Very infrequently does a poet arrest their reader in so few pages and with such a delicate touch as does Noreen Ocampo. Following her debut micro collection Teaspoons, Ocampo’s Not Flowers continues her exploration of the soft, the familial, and the power of memory. The poetry of Not Flowers reads with the serenity of a Studio Ghibli meadow combined with the timeless Victorian illustrations by Kate Greenaway, curating a fantasy-adjacent field of poetry combining memory and the senses. Nonetheless, Ocampo’s Not Flowers remains deeply rooted in the present, utilizing the power of sensorial memory to curate the speaker’s soft, loving contemporary moment. Ultimately, Ocampo disrupts the seemingly dichotomous relationship between being a flower versus a “not-flower” and finds tenderness and nostalgia to be elements of strength, rather than of weakness.
It’s August! And we have three remarkably tasty reads that turn genre fiction on its head. This month, you’ll find short stories so delectable you’ll swear some passages came straight from the pages of cookbook. Plus, we’ve got a feminist Western to satisfy all your cowboy cravings and a book of literary science fiction full of violins, Faustian bargains, and donuts. Order up!
A few days ago, a friend sent me an article about a black hole at the center of the Milky Way, which scientists recently captured on film for the first time. The author writes: “despite its ‘supermassive” designation, is not very large in the grand scheme of things.”
In 2017, I decided to read every day. A simple task, unqualified by subject or quantity. I thought I could be successful. To an extent, I was. Though I missed often, my days began to arrange themselves around reading. I took books everywhere. Metro-rides, restaurants, grocery stores. Eventually, office spaces. You see, 2017 was also the year my mental health decided to abandon me. It took me forty-two days to read my first full-length book in many years (Truman Capote’s In Cold Blood.) When I finished reading it, I inscribed the month—August, I think–—on the first page.
For our April reading roundup, we’re going dark, with a selection of fantasies and mysteries that take a close look at the often ugly underbelly of the human experience. These books take on dysfunctional relationships, grief, addiction, murder, and even human sacrifice as their subjects. But while the novels in this roundup might have gritty, even frightening, exteriors, at their core they also force us to consider what it means to love and be loved—and how hardship gives us space to reconsider what we value.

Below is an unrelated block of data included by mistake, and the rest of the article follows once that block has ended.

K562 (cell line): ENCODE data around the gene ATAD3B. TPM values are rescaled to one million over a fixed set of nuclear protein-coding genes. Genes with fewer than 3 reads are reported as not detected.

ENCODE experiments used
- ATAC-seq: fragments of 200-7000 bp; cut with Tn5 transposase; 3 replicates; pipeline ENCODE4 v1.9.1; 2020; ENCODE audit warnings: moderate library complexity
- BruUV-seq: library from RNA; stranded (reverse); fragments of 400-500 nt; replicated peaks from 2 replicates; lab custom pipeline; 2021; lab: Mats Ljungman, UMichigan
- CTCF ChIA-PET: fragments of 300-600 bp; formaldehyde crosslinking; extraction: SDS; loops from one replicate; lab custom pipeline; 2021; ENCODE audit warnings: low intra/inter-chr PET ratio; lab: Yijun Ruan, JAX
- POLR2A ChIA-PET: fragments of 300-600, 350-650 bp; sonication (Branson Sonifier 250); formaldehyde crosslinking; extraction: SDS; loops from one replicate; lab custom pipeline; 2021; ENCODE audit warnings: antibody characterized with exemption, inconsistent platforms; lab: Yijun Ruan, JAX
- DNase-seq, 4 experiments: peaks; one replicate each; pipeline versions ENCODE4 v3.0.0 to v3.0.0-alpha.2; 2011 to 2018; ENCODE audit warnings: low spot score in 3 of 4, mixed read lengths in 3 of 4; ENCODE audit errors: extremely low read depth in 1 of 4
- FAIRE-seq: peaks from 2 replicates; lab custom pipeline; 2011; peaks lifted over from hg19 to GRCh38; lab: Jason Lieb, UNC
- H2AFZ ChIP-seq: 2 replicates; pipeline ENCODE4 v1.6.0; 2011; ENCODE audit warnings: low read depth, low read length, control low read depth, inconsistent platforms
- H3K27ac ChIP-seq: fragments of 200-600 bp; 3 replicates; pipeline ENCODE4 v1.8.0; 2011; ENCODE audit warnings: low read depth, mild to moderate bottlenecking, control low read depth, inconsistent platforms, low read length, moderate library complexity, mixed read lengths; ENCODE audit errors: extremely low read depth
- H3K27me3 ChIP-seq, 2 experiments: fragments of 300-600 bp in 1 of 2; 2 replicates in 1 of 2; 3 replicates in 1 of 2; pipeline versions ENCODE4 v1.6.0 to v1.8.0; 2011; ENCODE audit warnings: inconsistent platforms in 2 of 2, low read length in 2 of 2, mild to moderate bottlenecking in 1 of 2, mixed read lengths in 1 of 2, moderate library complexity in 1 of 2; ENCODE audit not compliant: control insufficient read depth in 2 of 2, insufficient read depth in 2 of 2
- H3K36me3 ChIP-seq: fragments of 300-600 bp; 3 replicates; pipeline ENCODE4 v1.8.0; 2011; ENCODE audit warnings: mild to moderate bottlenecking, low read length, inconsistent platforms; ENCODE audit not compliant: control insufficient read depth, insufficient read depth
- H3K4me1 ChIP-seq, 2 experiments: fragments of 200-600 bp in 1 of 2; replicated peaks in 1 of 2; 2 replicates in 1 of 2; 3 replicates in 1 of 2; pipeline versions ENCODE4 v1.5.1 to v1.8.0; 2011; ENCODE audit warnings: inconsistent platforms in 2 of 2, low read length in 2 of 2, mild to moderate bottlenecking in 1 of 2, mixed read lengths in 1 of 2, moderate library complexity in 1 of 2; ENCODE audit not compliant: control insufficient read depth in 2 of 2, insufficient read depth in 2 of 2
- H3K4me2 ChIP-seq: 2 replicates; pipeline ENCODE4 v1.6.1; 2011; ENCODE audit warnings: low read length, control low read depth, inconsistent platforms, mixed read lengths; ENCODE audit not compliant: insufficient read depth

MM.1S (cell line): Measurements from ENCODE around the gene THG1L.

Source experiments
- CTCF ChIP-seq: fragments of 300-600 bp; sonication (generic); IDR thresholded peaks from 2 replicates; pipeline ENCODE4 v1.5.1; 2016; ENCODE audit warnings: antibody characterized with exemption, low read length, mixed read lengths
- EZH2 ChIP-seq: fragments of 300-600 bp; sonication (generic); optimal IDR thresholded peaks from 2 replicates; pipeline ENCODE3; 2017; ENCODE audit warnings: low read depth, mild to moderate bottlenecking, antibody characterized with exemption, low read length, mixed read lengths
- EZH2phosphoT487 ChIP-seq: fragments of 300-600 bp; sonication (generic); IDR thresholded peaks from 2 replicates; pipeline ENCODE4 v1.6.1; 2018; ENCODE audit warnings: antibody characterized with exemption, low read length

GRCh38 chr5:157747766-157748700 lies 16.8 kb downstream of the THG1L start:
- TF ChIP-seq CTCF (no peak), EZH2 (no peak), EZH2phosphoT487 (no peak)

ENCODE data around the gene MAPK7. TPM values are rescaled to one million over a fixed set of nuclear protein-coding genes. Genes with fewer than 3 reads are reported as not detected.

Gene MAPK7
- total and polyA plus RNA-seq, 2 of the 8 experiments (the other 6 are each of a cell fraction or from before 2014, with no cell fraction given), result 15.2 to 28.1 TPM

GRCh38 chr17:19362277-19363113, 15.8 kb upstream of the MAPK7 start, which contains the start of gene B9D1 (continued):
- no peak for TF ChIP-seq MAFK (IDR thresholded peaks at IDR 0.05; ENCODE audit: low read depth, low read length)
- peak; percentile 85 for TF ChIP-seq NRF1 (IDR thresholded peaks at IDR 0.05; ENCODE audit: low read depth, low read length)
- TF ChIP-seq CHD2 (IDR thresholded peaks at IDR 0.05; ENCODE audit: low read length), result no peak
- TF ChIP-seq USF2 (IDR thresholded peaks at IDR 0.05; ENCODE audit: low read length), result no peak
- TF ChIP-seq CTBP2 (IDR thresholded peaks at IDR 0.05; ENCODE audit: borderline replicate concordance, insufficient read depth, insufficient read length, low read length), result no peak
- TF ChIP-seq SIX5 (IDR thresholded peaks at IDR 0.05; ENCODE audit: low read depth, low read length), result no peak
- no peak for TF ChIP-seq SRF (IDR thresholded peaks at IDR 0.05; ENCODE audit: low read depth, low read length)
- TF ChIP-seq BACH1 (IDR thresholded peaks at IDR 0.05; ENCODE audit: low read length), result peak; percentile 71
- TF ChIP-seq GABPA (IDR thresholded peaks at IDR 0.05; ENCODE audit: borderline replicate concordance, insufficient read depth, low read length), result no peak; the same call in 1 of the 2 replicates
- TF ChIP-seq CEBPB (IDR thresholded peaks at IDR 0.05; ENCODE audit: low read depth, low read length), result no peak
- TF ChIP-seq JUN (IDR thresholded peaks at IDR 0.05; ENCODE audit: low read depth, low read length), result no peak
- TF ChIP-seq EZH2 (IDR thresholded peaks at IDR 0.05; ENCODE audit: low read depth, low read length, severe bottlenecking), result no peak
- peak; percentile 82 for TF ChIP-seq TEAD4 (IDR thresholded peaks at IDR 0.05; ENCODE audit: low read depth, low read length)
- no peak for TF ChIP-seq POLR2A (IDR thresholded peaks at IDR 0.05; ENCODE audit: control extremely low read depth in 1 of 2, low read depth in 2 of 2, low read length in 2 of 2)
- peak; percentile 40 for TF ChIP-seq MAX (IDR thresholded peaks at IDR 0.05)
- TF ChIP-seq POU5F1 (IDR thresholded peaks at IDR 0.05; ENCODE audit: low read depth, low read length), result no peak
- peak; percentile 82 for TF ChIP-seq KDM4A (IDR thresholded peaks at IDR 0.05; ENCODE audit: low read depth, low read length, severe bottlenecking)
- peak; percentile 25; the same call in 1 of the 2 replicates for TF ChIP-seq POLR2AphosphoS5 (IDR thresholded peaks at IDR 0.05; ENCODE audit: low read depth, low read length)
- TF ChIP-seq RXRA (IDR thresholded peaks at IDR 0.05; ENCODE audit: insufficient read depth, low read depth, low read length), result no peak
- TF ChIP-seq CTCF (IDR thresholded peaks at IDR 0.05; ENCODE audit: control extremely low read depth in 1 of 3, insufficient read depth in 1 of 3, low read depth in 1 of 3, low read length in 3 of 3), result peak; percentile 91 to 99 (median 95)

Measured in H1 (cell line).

Frida Kahlo and My Left Leg is an essay collection by Emily Rapp Black that follows two female artists for whom “create or die” and “laugh or die” are important mottos. These artists, Frida Kahlo and Rapp Black herself, live through their share of heartache. They know that art is survival, especially after several “crucible experience[s].” For Kahlo: polio, a “philandering husband,” miscarriages, and a street car crash that is followed by thirty-two operations, including one that leaves her an amputee. For Rapp Black: five surgeries during her childhood (a birth defect requires that, at the age of four, her left leg be amputated), two divorces, and the loss of her first child—her nearly three-year-old son, Ronan—to a terminal illness, Tay Sachs disease.
The Disturbed Girl’s Dictionary by NoNieqa Ramos (Carolrhoda Lab 2019)
Reviewed by Kathryn Leonard-Peck
In this hybrid review, Leonard-Peck combines poetry and critical reading to map the emotional landscape of this stunning YA novel, which as a 2019 YALSA Best Fiction for Young Adults Selection and a 2018 New York Public Library Best Book for Teens. For more reviews that challenge the form, click here.
If I really wanted to do Phil Stamper’s debut YA novel The Gravity of Us justice, I’d pull out my phone and video myself live walking through the streets of New York City while I shared my thoughts with you. To review the book this way would be the best homage to Cal, the wonderful narrator Stamper has crafted, a social-media-savvy, budding seventeen year-old reporter from Brooklyn who suddenly finds himself transplanted to Clear Lake, Texas when his dad is picked as an astronaut candidate for NASA’s first mission to Mars. In Clear Lake, Cal is pulled away from everything he loves from Brooklyn, but unexpectedly brought closer to Leon, the son of another astronaut and the perfect love match for Cal.